GW dispatches Central, awaits Frankford

Wash­ing­ton got the best of Cent­ral in a 28-0 semi­final win, but a tough­er task in Frank­ford awaits on Sat­urday in a re­match of last sea­son’s title game. ABI RE­IMOLD / FOR THE TIMES


The game was barely two minutes old, but Alex Rivera had already done what his coach­ing staff and team­mates de­pend on him to do.

“That’s the way to set the tone,” said an en­thu­si­ast­ic voice from the side­line. “That is the way to set the tone.”

It might have only gone down as a small blip in the post-game stat­ist­ics, but Rivera’s 20-yard run was vin­tage foot­ball.

The seni­or full­back took a han­doff, broke four tackle at­tempts, and then lit­er­ally car­ried three de­fend­ers be­fore fi­nally be­ing dragged down near mid­field. Rivera’s army tank im­it­a­tion set up one of three first-quarter touch­downs that sparked George Wash­ing­ton High School’s con­vin­cing 28-0 de­moli­tion of Cent­ral in Sat­urday night’s Pub­lic League Gold Di­vi­sion semi­final at North­east High School.

The vic­tory powered the Eagles to the Pub­lic League cham­pi­on­ship game at the same ven­ue at 4 p.m. this Sat­urday. It will be a highly an­ti­cip­ated re­match of last year’s title game, which Wash­ing­ton won with the help of some costly Frank­ford mis­takes.

Bet­ter get your tick­ets early.

“We want this op­por­tun­ity,” said seni­or tight end and safety Rene Vil­la­fane, who scored the fi­nal touch­down against Cent­ral on a 13-yard pass from seni­or quar­ter­back Dave Gav­rilov, who played bril­liantly (11-for-14, 187 yards, two TDs). “I’ve been fol­low­ing George Wash­ing­ton foot­ball ever since I was six years old. This is for pride and joy. This is a big mo­ment.”

The Eagles (8-1) might have been af­forded some slack for look­ing past Cent­ral (6-3, only losses to GW twice and to Frank­ford) since they were already aware that Frank­ford, the only team to beat Wash­ing­ton this sea­son, had already de­feated North­east in the oth­er semi­final.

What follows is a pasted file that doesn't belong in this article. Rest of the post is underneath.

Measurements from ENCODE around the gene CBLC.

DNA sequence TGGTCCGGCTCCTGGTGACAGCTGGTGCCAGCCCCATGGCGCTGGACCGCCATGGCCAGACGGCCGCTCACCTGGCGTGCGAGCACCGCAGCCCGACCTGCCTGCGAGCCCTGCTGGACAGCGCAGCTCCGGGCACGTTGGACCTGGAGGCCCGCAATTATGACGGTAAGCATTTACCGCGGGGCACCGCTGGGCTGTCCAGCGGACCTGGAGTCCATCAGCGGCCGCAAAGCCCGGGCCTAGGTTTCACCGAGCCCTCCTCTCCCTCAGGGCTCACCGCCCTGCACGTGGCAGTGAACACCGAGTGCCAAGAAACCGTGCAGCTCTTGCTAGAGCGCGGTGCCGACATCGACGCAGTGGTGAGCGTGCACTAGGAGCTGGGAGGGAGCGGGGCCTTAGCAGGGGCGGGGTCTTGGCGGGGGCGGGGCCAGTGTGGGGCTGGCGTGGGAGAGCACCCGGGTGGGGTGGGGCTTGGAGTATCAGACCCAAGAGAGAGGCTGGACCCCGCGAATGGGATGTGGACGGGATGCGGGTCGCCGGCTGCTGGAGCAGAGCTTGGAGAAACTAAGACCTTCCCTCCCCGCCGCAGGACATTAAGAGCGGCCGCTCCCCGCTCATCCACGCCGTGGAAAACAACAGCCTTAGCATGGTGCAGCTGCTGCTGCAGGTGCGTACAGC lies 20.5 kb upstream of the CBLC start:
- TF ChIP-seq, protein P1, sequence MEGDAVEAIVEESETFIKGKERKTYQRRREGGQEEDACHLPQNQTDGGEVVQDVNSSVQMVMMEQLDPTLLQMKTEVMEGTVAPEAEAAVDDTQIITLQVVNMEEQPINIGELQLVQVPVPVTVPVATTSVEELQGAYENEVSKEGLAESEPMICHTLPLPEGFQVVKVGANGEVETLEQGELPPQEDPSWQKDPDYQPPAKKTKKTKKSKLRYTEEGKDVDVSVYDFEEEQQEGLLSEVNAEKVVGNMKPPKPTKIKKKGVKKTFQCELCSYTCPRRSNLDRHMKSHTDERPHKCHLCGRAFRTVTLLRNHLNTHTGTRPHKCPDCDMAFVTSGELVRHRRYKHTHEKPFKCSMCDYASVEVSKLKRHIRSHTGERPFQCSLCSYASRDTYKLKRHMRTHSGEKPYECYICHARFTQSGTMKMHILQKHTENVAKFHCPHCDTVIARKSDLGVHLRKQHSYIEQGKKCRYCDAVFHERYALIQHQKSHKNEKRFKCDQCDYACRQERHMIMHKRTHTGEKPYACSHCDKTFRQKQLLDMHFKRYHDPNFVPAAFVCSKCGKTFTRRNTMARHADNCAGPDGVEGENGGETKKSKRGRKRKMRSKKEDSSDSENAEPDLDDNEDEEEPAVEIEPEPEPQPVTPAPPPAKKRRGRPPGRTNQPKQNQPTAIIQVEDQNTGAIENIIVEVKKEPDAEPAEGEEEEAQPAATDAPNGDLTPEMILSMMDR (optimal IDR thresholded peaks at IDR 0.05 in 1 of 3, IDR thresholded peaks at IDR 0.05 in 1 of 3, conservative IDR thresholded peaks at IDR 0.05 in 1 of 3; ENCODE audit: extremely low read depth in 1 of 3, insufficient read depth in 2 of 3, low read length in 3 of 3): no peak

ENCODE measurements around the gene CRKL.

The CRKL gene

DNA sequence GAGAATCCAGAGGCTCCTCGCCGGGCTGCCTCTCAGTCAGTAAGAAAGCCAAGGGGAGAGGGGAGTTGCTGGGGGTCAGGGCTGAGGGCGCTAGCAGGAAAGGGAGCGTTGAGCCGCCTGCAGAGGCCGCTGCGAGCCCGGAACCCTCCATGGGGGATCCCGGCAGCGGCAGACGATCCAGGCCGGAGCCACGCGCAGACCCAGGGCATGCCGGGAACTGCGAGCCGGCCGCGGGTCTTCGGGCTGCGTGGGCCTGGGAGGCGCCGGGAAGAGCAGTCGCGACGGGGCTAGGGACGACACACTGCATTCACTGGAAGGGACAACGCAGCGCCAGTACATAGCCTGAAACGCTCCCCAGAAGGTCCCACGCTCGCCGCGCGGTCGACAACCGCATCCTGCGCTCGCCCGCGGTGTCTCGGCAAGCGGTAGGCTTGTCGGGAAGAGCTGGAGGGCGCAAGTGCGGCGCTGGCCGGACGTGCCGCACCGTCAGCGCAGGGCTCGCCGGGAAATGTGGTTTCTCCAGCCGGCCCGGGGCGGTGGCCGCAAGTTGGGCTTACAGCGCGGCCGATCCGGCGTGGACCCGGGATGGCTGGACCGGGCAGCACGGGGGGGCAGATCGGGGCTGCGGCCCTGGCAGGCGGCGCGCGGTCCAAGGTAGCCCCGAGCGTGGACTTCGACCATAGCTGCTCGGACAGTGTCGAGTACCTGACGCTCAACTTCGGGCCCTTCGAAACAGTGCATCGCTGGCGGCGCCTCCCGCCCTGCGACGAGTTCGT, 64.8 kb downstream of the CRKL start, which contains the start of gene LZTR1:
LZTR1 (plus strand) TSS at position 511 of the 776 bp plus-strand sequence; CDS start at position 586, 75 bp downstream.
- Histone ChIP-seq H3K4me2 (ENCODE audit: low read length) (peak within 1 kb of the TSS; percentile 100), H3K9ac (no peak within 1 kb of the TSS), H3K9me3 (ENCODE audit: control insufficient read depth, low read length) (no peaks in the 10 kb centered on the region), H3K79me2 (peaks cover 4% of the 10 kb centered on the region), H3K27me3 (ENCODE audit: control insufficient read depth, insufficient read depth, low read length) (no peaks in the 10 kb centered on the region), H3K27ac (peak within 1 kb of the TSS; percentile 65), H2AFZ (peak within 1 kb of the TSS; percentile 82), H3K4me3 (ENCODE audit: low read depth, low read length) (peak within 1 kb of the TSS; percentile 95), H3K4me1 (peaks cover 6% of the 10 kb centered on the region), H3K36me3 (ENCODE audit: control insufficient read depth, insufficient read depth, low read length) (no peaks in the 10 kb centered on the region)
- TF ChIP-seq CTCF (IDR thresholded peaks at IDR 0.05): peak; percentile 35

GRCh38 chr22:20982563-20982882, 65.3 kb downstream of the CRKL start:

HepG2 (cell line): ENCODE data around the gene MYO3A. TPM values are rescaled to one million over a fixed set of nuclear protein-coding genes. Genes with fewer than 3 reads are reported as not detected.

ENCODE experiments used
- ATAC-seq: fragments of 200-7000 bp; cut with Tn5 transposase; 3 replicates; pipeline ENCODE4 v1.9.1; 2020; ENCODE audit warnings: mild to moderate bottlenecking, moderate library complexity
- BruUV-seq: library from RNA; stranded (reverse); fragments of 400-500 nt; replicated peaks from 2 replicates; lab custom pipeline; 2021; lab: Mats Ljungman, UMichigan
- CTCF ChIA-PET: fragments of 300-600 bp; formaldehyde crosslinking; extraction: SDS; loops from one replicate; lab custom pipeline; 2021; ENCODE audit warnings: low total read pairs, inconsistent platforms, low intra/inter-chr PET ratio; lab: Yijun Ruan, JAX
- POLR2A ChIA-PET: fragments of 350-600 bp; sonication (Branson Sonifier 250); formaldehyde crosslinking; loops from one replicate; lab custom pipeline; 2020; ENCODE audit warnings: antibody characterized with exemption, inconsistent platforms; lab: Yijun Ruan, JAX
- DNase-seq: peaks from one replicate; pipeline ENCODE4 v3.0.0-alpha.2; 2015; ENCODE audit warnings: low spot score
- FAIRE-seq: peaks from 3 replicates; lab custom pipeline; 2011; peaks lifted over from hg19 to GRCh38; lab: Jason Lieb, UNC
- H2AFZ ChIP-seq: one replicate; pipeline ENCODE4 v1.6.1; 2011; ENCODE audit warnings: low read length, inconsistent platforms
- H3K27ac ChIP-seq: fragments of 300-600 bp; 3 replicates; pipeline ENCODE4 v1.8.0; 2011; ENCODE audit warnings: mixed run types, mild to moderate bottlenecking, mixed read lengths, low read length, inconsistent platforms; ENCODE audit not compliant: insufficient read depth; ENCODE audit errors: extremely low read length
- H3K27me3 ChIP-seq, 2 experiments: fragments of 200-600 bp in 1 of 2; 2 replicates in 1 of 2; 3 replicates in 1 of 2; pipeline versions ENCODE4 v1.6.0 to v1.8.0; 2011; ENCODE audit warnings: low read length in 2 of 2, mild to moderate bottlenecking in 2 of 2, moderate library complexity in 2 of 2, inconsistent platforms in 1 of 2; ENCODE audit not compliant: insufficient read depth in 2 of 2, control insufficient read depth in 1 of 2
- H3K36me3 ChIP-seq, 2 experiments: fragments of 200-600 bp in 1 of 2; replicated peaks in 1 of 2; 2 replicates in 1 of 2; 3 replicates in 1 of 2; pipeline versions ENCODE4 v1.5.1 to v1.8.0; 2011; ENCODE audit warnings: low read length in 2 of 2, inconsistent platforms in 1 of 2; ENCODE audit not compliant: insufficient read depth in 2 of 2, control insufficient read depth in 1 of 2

However, in a test­a­ment to their grit, the Eagles played hard from be­gin­ning to end. Even after seni­or Mar­quis Ed­wards’ four-yard run, ju­ni­or Ken Ever­age’s 35-yard jaunt, and seni­or Josh Ma­cauley’s 46-yard touch­down catch had staked Wash­ing­ton to a 21-0 lead in the first quarter, the Eagles nev­er let up.

One of those who made sure of that was as­sist­ant coach Frank Mc­Fil­lin. Des­pite the big ad­vant­age late in the second quarter, Mc­Fil­lin saw what he felt was a lack­a­dais­ic­al set by a mem­ber of the of­fense and im­me­di­ately re­placed the play­er.

Later, Mc­Fil­lin ex­plained.

“It doesn’t mat­ter what the score is,” he said. “The heck with that. It’s about do­ing things the right way.”

Do­ing things the “right way” is what the afore­men­tioned Rivera is all about.

While he rarely shows up in the box score, the 5-foot-8, 190-pound­er really doesn’t care. While he ad­mits to hav­ing a “nose for the end zone,” Rivera real­izes that his main task is help­ing oth­ers to get there.

“In the huddle, our run­ning backs (Ed­wards and Ever­age) say, ‘We’re just gonna fol­low you,’” he said. “So wheth­er it’s ten yards here, five there or an­oth­er five there, me and the (of­fens­ive) line know what our jobs are.

“I en­joy my role. I try and pump the team up. When I get the ball, I’m ex­pec­ted to hit the hole hard and fast and make it worth it. We all block for a reas­on. We’re all fam­ily.”

Rivera’s un­selfish and of­ten-un­noticed play — which in­cludes be­ing the snap­per on punts and field goals — wins praise from GW coach Ron Co­hen.

“He’s a great kid,” Co­hen said. “He’s the kind of play­er that every team needs. He leaves everything he has out on the field, wheth­er as a run­ner or a block­er or on spe­cial teams.

“He is a quiet lead­er. He leads by ex­ample. It’s all about what is best for the team. His team­mates and coaches re­spect him.”

Co­hen was asked if Rivera’s 20-yard run early in the game served as a sym­bol for how Wash­ing­ton played.

“Very much so,” he said. “This was one of our best games of the year. Ac­tu­ally, it was prob­ably our best. We played great in both halves and didn’t let up our in­tens­ity. The line, on both sides of the ball, did a great job.”

Rivera would like to play foot­ball in col­lege, but he isn’t think­ing about that right now.

“I’m just think­ing about Frank­ford,” he said. “I’m not too wor­ried about my­self right now.”

What a shock. ••

Re­port­er John Knebels can be reached at

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